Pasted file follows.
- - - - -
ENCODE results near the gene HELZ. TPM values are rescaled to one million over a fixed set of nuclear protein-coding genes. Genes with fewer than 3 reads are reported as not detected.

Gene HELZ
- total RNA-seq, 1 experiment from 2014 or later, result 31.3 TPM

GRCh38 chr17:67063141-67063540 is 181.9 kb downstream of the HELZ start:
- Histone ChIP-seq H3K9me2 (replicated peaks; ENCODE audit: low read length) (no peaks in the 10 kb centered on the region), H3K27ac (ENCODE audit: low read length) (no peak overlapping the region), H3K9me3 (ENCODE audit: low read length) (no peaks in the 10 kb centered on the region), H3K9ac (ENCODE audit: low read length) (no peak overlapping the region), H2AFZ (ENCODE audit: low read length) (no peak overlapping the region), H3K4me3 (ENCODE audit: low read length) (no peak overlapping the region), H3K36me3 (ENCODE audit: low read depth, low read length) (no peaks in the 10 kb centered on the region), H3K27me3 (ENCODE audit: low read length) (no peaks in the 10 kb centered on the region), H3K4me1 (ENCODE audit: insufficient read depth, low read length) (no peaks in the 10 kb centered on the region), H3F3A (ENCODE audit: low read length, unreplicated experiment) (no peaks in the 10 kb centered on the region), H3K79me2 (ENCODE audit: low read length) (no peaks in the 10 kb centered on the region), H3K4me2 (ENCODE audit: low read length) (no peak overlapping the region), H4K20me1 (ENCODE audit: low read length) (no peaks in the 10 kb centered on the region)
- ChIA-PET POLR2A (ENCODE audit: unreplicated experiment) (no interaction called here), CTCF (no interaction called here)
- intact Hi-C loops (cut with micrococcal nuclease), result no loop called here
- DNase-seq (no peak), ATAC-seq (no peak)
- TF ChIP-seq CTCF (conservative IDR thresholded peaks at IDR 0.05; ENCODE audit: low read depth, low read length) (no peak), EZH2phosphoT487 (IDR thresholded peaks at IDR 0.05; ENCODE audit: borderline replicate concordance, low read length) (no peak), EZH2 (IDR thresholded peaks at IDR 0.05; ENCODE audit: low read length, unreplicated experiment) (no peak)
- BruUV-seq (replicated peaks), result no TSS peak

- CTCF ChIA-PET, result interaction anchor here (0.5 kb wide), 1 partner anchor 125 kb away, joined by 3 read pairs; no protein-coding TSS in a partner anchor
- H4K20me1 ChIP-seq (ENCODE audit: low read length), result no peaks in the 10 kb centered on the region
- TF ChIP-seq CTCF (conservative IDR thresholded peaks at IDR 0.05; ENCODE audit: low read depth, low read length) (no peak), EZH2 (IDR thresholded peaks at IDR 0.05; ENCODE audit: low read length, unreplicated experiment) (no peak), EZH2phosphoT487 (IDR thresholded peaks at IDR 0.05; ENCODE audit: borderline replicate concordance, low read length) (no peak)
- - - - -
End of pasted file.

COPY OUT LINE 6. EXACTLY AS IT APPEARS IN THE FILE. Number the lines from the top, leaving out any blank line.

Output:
- ChIA-PET POLR2A (ENCODE audit: unreplicated experiment) (no interaction called here), CTCF (no interaction called here)